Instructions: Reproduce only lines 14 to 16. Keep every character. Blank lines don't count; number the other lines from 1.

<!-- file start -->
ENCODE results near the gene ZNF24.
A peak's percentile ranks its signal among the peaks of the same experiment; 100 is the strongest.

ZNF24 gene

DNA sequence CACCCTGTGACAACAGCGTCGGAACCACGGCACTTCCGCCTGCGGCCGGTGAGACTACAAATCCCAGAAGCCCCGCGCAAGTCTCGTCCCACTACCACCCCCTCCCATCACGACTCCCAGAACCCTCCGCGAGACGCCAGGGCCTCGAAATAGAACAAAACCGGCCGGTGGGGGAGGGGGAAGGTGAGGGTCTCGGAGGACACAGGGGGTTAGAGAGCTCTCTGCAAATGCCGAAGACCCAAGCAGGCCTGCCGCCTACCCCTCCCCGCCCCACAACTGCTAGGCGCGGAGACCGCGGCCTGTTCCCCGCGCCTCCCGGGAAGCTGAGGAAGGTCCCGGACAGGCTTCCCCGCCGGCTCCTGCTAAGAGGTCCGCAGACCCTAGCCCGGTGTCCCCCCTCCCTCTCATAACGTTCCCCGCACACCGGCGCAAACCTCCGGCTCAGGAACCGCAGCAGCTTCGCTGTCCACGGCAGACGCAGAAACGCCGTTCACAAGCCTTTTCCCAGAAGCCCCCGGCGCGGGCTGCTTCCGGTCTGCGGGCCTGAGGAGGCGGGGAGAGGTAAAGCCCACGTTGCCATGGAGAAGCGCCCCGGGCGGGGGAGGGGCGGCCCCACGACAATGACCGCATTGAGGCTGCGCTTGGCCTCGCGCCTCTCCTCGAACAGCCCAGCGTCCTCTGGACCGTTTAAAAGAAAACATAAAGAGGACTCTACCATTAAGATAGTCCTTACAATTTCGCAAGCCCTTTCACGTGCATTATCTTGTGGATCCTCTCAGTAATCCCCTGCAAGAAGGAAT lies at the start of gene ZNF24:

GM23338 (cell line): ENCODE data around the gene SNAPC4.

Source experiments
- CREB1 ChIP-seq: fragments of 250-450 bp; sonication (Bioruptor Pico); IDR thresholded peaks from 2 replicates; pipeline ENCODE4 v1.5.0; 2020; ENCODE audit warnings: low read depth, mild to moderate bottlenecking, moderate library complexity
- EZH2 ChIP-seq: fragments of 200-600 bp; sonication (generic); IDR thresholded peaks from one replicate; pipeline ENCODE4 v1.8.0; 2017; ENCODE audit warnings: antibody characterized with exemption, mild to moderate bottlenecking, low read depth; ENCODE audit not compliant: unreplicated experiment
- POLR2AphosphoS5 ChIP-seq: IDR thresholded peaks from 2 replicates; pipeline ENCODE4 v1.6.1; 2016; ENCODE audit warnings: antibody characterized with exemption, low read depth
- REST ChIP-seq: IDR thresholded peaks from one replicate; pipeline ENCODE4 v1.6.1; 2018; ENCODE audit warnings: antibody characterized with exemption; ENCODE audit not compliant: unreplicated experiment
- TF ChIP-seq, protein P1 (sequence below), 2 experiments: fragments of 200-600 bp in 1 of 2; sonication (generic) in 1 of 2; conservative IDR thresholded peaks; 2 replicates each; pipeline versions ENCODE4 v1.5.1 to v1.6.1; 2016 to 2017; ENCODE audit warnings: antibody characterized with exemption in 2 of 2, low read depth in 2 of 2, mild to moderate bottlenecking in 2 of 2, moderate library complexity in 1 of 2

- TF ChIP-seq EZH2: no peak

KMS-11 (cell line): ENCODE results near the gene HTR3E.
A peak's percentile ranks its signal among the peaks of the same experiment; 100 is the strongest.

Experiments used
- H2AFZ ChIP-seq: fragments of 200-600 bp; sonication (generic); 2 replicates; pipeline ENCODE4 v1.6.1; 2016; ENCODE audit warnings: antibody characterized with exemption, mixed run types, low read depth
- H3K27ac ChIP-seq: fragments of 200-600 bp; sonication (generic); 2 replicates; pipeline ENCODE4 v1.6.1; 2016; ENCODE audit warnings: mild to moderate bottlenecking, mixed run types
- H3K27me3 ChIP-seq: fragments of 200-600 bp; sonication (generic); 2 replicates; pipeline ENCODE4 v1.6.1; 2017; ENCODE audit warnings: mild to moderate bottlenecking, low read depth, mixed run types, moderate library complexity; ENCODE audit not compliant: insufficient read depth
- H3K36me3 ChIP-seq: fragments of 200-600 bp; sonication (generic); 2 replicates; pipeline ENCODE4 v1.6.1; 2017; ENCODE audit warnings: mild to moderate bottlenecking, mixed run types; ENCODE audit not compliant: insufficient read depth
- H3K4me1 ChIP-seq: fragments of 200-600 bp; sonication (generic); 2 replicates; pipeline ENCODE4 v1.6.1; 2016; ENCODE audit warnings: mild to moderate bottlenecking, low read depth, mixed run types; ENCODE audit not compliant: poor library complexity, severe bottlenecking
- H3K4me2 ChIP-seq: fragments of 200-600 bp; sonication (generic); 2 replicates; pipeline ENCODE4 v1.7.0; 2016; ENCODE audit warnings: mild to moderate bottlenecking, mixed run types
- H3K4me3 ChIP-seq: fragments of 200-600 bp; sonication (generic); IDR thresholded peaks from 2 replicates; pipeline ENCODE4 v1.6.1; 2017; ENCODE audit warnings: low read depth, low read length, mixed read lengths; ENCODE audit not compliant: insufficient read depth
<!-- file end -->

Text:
A peak's percentile ranks its signal among the peaks of the same experiment; 100 is the strongest.

Experiments used
- H2AFZ ChIP-seq: fragments of 200-600 bp; sonication (generic); 2 replicates; pipeline ENCODE4 v1.6.1; 2016; ENCODE audit warnings: antibody characterized with exemption, mixed run types, low read depth